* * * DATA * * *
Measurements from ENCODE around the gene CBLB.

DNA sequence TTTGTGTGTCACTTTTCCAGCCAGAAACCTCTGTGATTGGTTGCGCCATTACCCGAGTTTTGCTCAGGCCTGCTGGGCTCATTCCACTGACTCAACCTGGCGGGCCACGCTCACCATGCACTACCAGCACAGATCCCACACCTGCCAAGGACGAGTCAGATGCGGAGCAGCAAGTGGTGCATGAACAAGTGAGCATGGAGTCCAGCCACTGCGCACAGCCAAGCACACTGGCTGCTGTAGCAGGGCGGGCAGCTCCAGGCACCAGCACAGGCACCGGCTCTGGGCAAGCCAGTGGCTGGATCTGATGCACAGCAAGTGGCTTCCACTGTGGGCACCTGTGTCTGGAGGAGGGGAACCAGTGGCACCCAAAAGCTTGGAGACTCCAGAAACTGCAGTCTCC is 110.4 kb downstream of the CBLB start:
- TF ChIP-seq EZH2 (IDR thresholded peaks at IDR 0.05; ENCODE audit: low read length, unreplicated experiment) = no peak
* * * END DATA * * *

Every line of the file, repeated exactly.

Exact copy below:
Measurements from ENCODE around the gene CBLB.

DNA sequence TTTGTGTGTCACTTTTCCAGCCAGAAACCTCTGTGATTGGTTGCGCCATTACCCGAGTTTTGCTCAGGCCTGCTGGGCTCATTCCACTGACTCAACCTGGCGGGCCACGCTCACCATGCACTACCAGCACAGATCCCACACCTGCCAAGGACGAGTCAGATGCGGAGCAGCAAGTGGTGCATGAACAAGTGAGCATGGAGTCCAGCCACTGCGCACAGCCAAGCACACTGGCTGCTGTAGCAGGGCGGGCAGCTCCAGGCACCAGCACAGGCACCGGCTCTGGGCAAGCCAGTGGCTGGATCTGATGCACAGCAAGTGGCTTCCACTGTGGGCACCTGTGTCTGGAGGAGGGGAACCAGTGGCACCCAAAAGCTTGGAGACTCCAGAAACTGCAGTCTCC is 110.4 kb downstream of the CBLB start:
- TF ChIP-seq EZH2 (IDR thresholded peaks at IDR 0.05; ENCODE audit: low read length, unreplicated experiment) = no peak